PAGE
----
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August 14, 2000   CONTINUED e-mail e-mail to a friend in need

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4. How to leave safely.

Ironically, breaking up with this person could actually put you at risk. Do not do it unless you mean it.

"Scared" also wrote:

"...My fears about leaving add up to not just being scared of being alone and missing him as usual in relationships, but also being scared of what might happen to me if I do...So I tell him I want out but then my life gets threatened and afterwards I'm told it's just because he 'can't live without me' -- words that pass my head and go straight to my heart...Please don't tell me to go to a hotline or anything. I've done that, and what I don't know is why I won't do what I know I should. Or when I do go, why I go straight back to him. I do see why I should go and how stupid it is to stay, but I don't know how to leave." -- Scared

Our own Belleruth responds:

"Here's the thing. When you say you're leaving, it's not a declaration of independence; it's an invitation to get hurt. It does not help you get out the door. On the contrary, in fact. Could be that you're just not quite ready -- though you're getting there, or you wouldn't have written.

So for now, consider this: You're in shock. Or what you could call a chronic 'trauma trance' from post-traumatic stress disorder. So you're gonna be showing denial ('he didn't mean it;' 'he's really a lost boy,' 'but he needs me,' etc) and a kind of stuporousness and slow, illogical response system that isn't really the insightful, wise you. It's because of chronic terror that you're now so habituated, even 'concerned' about him; even though you think you 'know better,' you're sometimes numbed into downplaying this all and thinking it's just 'life.'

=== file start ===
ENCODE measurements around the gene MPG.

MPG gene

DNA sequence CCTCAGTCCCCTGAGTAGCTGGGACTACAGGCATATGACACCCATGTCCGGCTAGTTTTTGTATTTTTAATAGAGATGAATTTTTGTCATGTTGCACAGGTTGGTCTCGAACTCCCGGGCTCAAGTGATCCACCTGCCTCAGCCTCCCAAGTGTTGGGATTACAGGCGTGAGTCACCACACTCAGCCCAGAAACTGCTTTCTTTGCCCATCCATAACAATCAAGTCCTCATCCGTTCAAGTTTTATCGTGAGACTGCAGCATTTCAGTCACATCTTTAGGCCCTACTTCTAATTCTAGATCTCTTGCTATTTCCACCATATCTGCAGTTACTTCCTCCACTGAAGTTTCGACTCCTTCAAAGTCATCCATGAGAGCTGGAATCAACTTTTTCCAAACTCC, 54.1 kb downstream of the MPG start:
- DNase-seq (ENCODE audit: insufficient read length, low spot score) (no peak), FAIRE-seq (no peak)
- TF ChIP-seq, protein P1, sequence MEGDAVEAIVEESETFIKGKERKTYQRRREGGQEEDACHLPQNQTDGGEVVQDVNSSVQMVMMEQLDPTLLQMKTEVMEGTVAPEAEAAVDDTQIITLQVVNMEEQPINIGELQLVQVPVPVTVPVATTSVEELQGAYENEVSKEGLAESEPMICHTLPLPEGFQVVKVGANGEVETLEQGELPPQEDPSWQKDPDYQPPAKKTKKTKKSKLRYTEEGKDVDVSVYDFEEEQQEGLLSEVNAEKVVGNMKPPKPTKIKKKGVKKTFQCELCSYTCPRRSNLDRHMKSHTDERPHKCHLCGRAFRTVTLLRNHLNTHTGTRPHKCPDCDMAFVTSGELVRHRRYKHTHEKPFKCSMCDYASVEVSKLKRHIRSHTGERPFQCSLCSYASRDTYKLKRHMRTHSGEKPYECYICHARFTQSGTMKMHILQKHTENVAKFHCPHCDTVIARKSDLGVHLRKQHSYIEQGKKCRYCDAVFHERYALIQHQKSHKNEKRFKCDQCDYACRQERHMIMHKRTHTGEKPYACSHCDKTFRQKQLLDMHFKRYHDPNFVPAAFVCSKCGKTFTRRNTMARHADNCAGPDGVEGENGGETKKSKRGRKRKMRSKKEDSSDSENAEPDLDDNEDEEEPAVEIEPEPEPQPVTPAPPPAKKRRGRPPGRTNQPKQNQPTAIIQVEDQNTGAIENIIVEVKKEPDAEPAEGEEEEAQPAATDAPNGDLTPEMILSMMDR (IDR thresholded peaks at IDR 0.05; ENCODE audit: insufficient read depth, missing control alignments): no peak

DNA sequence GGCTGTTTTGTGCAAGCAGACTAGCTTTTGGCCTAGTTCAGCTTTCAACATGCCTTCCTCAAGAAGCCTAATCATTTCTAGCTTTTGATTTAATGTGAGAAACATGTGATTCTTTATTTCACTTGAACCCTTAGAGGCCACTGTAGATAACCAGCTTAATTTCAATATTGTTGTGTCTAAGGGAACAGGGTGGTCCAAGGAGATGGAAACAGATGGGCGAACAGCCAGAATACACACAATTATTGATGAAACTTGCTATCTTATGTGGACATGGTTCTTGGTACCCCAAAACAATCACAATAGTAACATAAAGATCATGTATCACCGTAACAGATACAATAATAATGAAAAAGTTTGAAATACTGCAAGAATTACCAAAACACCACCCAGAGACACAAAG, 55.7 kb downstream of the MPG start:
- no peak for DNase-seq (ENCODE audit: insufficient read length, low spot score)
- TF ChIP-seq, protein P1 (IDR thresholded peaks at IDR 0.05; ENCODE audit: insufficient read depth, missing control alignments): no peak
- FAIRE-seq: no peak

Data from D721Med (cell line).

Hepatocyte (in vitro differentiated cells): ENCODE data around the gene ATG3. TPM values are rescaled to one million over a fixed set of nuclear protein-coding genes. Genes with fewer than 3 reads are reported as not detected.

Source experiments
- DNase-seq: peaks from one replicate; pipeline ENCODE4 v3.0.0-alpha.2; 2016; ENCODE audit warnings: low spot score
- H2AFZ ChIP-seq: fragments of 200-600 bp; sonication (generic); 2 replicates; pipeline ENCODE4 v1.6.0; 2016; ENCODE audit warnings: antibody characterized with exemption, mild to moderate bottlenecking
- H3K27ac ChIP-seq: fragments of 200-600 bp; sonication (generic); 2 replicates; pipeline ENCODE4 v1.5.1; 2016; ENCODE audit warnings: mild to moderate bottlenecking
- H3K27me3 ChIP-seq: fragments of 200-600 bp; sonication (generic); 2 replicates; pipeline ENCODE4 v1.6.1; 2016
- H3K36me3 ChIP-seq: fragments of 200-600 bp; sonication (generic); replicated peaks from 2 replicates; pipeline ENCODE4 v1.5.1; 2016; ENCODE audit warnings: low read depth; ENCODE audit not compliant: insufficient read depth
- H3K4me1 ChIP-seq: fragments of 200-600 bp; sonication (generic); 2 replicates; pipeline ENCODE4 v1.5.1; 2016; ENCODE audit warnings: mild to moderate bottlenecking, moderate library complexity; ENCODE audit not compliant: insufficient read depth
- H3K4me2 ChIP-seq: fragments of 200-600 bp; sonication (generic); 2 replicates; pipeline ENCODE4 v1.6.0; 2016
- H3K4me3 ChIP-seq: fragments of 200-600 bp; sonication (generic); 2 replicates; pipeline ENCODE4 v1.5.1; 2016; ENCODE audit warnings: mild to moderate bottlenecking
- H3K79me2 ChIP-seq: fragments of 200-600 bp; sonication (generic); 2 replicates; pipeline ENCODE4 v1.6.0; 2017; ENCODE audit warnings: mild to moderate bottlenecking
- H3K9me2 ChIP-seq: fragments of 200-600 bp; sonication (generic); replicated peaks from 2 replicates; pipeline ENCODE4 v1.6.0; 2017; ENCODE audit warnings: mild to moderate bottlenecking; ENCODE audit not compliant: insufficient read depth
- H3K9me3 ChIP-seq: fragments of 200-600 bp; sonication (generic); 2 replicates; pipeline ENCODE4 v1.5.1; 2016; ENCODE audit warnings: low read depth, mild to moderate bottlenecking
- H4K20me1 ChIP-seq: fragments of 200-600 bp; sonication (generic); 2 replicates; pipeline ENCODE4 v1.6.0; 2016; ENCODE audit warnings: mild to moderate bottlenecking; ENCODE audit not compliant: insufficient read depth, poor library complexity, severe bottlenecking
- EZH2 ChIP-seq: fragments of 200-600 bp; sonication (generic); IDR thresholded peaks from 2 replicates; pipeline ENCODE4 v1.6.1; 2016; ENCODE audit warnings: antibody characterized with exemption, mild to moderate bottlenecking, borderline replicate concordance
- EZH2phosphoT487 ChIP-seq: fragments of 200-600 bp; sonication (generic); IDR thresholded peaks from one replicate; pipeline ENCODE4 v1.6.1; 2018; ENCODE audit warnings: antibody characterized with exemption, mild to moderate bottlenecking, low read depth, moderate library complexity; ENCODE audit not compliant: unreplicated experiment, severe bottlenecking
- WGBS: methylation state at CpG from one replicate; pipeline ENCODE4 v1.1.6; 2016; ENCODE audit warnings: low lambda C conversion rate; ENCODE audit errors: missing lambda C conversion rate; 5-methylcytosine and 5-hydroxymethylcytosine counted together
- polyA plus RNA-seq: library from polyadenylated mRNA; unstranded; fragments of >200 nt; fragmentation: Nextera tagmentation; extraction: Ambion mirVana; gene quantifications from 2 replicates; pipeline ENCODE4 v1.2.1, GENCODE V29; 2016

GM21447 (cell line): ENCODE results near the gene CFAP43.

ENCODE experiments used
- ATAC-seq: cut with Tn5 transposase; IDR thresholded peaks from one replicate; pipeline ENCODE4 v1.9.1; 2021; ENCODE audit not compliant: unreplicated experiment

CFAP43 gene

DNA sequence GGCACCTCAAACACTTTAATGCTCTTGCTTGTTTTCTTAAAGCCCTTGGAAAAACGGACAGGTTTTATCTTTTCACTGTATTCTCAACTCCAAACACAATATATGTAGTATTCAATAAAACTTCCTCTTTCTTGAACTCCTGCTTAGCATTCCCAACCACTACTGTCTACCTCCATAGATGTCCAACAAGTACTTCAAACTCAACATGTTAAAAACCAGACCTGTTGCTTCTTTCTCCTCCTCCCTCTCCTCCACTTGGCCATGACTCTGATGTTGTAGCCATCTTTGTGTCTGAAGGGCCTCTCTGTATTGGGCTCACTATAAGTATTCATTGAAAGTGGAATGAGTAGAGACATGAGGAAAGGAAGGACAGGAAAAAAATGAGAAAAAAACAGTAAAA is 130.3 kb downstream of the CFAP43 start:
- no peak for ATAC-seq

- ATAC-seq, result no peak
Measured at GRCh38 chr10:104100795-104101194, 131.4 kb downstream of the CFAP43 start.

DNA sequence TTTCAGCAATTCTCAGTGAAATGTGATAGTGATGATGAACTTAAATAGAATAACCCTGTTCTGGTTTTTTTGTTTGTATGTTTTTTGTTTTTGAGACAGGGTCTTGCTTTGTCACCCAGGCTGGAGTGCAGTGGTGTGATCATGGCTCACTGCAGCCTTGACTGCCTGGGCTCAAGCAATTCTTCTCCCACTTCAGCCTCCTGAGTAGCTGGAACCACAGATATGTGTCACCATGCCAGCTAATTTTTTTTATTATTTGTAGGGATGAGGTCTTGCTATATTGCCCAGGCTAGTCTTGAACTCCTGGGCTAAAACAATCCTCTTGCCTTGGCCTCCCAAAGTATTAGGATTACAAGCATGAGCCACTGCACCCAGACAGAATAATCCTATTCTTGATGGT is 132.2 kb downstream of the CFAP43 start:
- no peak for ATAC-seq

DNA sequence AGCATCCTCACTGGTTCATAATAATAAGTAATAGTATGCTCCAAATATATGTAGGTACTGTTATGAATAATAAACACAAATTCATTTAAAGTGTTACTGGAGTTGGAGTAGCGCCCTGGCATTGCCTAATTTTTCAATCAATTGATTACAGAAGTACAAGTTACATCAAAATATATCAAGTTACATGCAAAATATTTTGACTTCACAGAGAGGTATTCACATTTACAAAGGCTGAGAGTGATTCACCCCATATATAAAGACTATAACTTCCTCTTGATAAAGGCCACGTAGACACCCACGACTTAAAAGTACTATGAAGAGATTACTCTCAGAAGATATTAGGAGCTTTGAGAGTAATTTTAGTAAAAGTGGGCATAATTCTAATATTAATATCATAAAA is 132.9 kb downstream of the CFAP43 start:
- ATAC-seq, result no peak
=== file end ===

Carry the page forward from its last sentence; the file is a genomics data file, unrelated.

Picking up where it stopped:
And when someone's self-worth has been eroded (though, thank goodness, you do have some left), it's not necessarily enough for someone else to say, 'Do it for yourself,' because deep down you may not believe that 'yourself' deserves or will find better. Maybe that's why that tack's not working. So how about leaving "for"...your mom?"

Okay, but how? Well, the only way to actually leave -- safely -- is to actually leave. Why "can't" you? Well, even beyond those deeper creepier attachment issues, fear that he will kill you is a pretty convincing "reason" to stay or return. And frankly, you should take him at his word. So -- when you are ready -- instead of worrying about the "why," Belleruth says:

"You need to mean it and plan it. In order to really, really leave, you need to make not threats -- which will only rile him and make things more dangerous -- but actual, serious PLANS (with which a shelter/hotline really can be helpful). Your plan must include: (a) when (i.e. when he's not there), (b) where exactly you (and your mother?) will go, and (c) what you will take with you so that you need not go back. The critical thing here is your safety.

The good news: you do have some insight into why you stay; you have clung to quite a few feelings of worth and to a glimpse of a him-free future. Once you're away from him, you will get a hindsight view and will be able to step out of the reality he created. This really happens. When you're truly ready -- and prepared -- you are on your way."

Here's more on safety planning, both in and on your way out of a relationship:

Teens: When Love Hurts and Safety Planning for Teens

Adults: Separation Safety Plan

Moving On -and- Why Boys are Not the "Bad Guys"


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